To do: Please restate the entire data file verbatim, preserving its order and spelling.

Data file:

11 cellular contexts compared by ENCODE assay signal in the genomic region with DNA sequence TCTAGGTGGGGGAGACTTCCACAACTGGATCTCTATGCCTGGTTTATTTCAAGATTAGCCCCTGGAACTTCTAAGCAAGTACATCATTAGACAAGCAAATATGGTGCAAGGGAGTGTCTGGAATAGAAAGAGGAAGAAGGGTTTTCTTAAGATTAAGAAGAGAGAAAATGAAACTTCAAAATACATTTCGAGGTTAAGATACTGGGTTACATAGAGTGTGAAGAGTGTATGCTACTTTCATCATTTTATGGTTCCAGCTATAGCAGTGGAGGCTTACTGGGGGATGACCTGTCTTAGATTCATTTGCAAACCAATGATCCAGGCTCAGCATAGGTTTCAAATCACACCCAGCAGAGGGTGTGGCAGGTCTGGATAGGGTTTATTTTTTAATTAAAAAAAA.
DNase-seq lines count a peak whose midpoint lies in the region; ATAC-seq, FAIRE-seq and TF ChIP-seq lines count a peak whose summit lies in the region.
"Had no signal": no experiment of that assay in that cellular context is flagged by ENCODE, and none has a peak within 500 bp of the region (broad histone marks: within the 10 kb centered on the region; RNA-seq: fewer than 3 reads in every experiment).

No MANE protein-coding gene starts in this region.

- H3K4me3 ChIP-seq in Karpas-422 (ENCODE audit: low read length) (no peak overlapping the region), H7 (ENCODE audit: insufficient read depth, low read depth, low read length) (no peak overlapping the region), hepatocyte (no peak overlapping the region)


11 cellular contexts compared by ENCODE assay signal in the genomic region with DNA sequence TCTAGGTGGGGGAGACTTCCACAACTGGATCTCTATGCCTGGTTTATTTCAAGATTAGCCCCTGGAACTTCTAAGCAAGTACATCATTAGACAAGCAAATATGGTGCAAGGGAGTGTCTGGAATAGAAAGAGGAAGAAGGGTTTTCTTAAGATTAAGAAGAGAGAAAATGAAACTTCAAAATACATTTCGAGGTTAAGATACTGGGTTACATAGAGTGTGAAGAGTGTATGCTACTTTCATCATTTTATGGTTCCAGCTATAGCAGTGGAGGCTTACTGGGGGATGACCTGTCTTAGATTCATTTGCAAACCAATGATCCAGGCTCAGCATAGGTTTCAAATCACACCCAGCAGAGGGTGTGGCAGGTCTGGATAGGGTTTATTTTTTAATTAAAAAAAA.
DNase-seq lines count a peak whose midpoint lies in the region; ATAC-seq, FAIRE-seq and TF ChIP-seq lines count a peak whose summit lies in the region.
"Had no signal": no experiment of that assay in that cellular context is flagged by ENCODE, and none has a peak within 500 bp of the region (broad histone marks: within the 10 kb centered on the region; RNA-seq: fewer than 3 reads in every experiment).

No MANE protein-coding gene starts in this region.

- H3K4me3 ChIP-seq in Karpas-422 (ENCODE audit: low read length) (no peak overlapping the region), H7 (ENCODE audit: insufficient read depth, low read depth, low read length) (no peak overlapping the region), hepatocyte (no peak overlapping the region)